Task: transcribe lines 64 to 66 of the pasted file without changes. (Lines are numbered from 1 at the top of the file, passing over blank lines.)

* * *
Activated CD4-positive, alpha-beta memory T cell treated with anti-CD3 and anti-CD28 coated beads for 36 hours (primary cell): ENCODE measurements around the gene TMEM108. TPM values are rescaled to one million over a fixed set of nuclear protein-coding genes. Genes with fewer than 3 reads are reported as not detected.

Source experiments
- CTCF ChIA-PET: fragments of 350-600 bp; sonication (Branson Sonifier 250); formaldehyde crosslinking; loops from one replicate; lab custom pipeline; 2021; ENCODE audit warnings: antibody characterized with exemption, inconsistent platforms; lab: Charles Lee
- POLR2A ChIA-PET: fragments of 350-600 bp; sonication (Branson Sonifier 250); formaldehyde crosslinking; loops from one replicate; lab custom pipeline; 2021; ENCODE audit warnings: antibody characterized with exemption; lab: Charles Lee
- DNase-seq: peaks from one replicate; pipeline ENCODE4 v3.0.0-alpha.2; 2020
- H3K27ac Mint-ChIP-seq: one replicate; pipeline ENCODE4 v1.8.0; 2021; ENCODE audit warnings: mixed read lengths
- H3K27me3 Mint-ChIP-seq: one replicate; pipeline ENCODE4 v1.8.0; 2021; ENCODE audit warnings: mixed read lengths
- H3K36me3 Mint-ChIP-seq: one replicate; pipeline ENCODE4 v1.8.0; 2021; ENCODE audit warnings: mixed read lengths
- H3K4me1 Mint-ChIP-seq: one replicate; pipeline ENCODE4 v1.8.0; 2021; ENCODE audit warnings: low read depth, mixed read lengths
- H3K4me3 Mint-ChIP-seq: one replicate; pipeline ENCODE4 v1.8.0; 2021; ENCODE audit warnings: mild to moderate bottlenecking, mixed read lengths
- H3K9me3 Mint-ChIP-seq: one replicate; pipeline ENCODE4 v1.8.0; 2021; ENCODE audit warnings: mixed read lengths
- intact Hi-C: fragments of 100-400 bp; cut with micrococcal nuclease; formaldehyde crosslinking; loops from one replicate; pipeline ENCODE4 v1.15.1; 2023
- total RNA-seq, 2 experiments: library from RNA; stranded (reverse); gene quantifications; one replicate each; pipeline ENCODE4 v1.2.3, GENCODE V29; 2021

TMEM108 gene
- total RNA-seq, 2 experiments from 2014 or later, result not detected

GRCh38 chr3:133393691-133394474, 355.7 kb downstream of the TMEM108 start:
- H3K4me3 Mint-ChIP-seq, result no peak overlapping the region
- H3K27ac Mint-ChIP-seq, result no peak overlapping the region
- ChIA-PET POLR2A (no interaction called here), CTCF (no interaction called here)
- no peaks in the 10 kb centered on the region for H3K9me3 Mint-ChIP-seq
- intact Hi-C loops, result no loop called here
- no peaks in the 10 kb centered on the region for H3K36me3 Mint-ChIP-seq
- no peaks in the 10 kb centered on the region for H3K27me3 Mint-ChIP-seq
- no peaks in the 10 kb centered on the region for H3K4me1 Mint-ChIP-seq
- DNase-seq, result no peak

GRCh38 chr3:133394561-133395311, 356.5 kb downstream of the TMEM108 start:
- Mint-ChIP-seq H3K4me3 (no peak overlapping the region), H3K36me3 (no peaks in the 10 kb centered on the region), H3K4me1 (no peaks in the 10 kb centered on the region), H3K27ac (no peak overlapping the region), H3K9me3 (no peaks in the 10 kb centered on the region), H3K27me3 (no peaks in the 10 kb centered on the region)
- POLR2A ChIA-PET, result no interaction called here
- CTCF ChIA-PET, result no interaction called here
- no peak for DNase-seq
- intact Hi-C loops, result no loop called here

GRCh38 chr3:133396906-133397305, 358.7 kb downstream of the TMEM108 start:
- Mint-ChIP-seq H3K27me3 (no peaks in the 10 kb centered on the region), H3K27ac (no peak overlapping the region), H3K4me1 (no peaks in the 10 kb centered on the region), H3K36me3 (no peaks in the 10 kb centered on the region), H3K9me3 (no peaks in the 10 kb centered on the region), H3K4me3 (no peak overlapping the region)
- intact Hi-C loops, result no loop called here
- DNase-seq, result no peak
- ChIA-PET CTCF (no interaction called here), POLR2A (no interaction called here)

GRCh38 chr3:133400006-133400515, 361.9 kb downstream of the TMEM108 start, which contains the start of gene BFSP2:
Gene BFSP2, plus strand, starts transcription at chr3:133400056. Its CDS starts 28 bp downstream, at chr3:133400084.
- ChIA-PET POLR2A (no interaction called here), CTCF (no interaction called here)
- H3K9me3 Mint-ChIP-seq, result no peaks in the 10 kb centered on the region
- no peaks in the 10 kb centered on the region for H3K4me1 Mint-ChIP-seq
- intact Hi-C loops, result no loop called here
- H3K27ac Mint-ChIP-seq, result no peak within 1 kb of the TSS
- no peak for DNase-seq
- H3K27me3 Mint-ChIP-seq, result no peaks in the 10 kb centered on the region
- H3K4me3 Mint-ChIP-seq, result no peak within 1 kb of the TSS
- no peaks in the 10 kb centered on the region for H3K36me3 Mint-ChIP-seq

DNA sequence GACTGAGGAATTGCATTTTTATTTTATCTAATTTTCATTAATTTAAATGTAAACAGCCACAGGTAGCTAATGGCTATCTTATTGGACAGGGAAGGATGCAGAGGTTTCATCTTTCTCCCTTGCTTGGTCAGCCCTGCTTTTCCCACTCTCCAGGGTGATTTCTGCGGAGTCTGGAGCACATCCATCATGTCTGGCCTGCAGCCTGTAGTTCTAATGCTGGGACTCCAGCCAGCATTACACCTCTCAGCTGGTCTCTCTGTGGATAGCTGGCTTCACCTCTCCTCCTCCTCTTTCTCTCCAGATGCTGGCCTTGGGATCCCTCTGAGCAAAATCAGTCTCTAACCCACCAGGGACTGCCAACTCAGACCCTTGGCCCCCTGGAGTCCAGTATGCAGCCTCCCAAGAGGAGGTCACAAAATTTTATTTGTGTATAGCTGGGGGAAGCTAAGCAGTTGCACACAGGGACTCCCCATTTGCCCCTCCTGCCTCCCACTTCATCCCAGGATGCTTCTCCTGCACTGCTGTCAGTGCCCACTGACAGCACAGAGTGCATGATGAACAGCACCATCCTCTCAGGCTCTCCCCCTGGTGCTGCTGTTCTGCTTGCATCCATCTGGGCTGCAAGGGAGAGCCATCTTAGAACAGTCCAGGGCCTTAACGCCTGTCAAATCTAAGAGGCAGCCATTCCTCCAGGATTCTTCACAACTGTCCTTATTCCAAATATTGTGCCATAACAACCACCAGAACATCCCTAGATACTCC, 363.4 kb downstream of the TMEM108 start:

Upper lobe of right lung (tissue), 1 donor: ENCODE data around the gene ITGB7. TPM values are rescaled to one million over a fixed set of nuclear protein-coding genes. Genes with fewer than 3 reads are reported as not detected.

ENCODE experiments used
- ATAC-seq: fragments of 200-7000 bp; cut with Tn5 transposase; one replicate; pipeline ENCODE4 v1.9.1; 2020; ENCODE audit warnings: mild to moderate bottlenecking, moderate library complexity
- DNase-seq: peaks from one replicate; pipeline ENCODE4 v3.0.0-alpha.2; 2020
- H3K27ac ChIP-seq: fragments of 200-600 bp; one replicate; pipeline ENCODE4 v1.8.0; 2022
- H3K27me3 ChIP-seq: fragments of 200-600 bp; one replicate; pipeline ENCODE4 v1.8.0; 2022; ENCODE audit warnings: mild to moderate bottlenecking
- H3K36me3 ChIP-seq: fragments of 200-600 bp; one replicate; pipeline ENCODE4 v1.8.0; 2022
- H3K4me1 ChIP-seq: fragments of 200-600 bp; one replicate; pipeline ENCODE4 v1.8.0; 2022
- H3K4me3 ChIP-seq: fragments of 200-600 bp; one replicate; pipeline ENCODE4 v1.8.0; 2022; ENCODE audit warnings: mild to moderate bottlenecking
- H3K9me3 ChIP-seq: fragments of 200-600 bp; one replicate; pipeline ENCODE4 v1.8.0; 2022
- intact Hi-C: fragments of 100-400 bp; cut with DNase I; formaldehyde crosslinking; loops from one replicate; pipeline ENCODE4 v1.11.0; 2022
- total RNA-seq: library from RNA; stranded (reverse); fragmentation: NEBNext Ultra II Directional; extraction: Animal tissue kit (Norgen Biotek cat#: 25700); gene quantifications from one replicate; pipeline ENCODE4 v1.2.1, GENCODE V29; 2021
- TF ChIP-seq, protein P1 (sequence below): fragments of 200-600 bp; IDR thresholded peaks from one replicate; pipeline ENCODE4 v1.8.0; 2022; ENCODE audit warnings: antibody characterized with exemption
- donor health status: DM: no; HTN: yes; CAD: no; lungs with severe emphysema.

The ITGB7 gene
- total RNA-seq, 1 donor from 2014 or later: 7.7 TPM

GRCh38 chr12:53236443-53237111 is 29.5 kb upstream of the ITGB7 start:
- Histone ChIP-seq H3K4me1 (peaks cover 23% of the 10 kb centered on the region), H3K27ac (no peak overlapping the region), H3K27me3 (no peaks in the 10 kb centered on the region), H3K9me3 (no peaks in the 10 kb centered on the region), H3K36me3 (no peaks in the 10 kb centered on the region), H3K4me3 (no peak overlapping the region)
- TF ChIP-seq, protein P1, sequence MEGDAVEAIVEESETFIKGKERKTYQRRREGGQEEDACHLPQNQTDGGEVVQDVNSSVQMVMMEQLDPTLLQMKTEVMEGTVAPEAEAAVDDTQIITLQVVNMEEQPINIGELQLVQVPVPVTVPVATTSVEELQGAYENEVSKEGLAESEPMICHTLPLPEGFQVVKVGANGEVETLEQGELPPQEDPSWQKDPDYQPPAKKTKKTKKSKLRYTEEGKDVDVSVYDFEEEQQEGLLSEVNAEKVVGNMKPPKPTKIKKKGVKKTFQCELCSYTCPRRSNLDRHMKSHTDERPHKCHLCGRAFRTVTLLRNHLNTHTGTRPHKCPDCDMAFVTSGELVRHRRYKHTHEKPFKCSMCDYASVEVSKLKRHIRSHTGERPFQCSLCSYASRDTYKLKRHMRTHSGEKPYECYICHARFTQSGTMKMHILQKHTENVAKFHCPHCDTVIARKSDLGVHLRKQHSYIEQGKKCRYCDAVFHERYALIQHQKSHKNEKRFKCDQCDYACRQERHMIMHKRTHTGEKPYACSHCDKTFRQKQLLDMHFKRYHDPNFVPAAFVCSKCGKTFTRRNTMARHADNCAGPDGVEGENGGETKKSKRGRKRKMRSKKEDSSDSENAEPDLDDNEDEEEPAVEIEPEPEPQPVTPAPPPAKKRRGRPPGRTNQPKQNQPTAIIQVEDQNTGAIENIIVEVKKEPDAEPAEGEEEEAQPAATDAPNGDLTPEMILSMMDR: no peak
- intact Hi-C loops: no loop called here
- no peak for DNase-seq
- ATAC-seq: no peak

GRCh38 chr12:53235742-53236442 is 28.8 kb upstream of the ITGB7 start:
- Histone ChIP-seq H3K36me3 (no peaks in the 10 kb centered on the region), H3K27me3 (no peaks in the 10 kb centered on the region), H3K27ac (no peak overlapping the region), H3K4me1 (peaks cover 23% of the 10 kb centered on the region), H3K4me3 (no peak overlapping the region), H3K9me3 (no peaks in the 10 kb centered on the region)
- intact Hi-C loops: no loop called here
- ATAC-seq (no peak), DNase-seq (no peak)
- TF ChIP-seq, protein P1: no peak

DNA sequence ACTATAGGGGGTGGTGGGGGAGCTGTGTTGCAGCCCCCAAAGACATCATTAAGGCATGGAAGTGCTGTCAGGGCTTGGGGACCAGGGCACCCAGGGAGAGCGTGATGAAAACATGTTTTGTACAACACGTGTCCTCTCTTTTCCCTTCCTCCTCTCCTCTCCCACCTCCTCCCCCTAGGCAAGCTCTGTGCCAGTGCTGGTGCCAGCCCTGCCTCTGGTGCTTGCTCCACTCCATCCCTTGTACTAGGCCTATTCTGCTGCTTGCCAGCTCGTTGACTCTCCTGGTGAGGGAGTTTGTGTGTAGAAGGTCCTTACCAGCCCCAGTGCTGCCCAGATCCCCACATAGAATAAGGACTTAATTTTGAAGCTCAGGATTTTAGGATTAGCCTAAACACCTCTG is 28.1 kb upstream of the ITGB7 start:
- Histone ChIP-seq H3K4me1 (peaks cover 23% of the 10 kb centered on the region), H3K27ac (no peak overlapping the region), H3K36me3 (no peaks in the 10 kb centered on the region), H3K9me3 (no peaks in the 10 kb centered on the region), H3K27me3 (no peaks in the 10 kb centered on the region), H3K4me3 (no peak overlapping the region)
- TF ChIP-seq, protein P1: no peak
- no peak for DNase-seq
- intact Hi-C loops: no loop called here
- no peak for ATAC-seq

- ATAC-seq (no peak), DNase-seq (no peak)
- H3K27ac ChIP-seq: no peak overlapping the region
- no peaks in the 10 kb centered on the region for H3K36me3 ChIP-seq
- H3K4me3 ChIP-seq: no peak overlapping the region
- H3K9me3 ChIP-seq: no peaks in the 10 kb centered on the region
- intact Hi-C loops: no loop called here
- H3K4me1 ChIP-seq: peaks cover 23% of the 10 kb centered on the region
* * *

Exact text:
- total RNA-seq, 1 donor from 2014 or later: 7.7 TPM

GRCh38 chr12:53236443-53237111 is 29.5 kb upstream of the ITGB7 start:
- Histone ChIP-seq H3K4me1 (peaks cover 23% of the 10 kb centered on the region), H3K27ac (no peak overlapping the region), H3K27me3 (no peaks in the 10 kb centered on the region), H3K9me3 (no peaks in the 10 kb centered on the region), H3K36me3 (no peaks in the 10 kb centered on the region), H3K4me3 (no peak overlapping the region)